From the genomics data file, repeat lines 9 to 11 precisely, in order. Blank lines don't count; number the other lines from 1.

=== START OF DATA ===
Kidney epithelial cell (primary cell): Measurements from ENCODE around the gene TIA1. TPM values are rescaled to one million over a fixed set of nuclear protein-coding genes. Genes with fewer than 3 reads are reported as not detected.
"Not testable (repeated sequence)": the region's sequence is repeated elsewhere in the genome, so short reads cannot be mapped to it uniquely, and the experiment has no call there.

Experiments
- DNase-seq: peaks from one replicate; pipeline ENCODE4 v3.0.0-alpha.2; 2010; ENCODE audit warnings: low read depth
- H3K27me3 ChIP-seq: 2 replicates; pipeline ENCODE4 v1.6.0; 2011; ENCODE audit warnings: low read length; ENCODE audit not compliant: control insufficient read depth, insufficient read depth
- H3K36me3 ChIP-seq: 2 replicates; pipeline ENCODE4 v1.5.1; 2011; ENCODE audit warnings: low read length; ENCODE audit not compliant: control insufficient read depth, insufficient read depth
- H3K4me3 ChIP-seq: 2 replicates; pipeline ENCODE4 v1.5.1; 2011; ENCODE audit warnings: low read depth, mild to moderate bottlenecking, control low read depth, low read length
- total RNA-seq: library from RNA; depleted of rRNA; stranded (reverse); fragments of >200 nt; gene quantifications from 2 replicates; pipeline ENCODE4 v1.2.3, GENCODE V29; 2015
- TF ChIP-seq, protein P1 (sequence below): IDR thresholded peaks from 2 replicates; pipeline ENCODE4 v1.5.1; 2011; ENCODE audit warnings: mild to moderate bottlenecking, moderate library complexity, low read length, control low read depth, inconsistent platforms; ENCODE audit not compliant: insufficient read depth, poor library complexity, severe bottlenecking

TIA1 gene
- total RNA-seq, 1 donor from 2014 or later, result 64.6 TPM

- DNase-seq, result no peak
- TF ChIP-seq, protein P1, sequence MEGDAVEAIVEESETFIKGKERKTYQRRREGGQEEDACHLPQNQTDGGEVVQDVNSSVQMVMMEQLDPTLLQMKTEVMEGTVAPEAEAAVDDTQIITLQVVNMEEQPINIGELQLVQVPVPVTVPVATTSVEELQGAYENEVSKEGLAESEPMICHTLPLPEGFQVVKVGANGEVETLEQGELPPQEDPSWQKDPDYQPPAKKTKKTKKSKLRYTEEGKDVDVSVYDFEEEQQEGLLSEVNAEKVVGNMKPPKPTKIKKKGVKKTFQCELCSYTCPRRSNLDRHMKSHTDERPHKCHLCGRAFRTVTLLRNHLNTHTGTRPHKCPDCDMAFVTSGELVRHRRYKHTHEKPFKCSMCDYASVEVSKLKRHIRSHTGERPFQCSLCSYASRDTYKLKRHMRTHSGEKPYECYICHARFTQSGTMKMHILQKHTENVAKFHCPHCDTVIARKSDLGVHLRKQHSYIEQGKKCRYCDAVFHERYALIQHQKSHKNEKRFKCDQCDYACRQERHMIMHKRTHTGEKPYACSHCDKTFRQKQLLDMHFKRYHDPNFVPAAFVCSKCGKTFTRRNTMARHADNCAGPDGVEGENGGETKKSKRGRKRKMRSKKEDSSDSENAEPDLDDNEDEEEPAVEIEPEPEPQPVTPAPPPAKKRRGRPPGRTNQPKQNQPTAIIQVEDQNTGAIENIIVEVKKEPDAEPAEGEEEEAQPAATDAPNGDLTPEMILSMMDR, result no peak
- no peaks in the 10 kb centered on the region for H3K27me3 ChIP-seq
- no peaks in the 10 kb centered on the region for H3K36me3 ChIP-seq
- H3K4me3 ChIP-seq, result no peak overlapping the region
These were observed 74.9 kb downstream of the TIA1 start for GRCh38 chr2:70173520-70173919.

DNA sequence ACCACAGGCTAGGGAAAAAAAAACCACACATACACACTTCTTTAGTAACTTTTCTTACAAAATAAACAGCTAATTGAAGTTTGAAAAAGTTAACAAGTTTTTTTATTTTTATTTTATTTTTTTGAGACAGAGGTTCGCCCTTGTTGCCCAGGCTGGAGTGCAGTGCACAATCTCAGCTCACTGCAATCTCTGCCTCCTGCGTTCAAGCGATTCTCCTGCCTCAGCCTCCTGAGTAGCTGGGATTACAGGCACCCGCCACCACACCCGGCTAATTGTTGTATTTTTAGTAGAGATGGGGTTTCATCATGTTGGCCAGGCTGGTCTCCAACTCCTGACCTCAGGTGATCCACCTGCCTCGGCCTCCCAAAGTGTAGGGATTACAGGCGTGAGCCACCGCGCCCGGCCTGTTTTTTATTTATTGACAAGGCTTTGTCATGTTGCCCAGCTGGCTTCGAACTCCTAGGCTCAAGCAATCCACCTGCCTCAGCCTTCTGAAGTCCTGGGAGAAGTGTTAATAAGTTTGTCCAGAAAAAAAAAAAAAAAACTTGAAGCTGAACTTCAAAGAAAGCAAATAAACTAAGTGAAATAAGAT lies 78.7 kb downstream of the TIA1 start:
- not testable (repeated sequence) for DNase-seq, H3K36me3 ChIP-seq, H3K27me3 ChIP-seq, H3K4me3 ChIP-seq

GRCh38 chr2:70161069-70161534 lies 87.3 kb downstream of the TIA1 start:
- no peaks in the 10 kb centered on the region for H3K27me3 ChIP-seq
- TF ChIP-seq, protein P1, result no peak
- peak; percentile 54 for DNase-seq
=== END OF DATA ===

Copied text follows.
- TF ChIP-seq, protein P1 (sequence below): IDR thresholded peaks from 2 replicates; pipeline ENCODE4 v1.5.1; 2011; ENCODE audit warnings: mild to moderate bottlenecking, moderate library complexity, low read length, control low read depth, inconsistent platforms; ENCODE audit not compliant: insufficient read depth, poor library complexity, severe bottlenecking

TIA1 gene
- total RNA-seq, 1 donor from 2014 or later, result 64.6 TPM